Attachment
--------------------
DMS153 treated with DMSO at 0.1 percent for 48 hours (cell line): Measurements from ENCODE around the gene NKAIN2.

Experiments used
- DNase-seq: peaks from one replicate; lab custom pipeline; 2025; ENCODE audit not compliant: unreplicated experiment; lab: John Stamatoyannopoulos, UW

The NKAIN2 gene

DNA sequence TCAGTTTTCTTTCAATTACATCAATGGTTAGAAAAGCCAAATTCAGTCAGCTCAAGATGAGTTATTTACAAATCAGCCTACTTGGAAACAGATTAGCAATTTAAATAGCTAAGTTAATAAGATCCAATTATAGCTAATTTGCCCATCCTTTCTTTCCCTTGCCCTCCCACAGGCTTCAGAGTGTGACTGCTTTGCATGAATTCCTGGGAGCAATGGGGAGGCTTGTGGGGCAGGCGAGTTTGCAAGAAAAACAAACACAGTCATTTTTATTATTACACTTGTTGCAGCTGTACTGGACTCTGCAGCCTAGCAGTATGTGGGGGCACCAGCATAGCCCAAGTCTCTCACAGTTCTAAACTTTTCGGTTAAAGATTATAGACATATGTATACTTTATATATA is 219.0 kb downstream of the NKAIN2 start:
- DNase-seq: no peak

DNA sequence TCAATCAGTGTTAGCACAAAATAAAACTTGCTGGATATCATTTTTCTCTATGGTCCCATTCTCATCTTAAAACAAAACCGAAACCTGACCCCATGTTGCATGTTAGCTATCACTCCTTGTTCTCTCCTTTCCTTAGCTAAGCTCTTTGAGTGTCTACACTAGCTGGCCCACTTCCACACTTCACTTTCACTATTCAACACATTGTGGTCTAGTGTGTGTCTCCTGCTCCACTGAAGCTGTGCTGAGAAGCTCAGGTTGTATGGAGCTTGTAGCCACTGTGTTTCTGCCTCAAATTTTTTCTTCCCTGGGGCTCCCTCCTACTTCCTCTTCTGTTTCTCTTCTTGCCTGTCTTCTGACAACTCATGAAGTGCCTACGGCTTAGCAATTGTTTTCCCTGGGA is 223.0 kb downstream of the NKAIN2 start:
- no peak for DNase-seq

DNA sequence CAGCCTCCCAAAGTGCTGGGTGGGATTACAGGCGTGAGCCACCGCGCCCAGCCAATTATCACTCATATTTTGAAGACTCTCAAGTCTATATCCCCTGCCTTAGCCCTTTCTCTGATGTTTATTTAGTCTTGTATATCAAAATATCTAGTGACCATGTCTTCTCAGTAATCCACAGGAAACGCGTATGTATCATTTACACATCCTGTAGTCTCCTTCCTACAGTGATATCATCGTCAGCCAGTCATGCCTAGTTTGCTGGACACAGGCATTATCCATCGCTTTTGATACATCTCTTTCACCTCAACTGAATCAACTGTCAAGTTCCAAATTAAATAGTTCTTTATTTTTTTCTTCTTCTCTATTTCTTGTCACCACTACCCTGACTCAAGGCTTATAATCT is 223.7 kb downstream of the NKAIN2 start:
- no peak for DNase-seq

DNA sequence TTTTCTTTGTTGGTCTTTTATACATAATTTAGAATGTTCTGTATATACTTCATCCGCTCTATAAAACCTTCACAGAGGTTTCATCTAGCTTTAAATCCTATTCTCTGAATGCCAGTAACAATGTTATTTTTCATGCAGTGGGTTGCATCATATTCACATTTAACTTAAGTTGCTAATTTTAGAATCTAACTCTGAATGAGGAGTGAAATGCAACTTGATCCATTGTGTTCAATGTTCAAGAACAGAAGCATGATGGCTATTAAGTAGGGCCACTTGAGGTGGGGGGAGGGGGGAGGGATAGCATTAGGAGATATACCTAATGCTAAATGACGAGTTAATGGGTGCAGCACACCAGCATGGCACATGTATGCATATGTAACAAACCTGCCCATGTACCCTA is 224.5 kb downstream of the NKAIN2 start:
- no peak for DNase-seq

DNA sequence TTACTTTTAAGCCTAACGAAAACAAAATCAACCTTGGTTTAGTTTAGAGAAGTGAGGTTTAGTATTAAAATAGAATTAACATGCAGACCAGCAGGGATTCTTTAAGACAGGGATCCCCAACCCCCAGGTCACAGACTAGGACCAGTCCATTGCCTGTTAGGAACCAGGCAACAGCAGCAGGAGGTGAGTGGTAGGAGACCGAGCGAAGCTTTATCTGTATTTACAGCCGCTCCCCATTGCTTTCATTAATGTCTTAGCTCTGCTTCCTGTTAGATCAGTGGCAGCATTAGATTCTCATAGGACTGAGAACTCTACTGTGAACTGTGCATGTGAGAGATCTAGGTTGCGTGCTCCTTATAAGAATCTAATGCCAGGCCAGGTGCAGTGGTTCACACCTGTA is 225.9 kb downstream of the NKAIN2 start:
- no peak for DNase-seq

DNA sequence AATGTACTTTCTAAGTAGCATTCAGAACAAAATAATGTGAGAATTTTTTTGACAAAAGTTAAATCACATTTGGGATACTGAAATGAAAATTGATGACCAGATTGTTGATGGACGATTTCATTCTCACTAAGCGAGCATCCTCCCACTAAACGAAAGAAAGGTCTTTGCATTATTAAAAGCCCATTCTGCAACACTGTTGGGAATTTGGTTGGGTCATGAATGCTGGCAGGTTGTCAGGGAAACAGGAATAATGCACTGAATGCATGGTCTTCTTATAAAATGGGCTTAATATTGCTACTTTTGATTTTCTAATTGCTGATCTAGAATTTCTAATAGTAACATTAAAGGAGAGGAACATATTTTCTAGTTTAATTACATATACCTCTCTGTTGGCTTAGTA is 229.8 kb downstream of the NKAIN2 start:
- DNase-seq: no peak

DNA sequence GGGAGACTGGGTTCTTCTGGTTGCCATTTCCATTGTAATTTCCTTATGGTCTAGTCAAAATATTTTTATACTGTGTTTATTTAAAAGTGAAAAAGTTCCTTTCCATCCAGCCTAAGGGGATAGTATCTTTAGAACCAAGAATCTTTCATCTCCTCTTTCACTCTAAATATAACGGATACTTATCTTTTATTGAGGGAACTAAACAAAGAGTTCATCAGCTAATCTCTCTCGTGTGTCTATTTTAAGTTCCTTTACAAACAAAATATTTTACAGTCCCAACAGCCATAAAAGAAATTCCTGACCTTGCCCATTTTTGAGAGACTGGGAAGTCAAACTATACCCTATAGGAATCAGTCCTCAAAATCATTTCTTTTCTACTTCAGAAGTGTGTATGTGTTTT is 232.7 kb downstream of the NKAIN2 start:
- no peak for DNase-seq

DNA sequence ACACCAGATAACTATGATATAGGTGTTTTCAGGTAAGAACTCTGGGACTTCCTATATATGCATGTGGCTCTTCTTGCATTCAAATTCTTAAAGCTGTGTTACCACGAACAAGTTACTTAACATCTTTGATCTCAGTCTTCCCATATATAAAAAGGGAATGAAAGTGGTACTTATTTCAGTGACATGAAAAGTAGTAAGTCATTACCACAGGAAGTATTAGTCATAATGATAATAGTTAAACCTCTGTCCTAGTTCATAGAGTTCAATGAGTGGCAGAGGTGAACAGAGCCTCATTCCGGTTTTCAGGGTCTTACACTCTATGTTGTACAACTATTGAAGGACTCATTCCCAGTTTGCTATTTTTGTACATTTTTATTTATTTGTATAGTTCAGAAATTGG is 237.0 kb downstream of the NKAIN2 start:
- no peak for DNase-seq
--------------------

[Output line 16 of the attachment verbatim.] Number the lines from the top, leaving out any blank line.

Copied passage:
- DNase-seq: no peak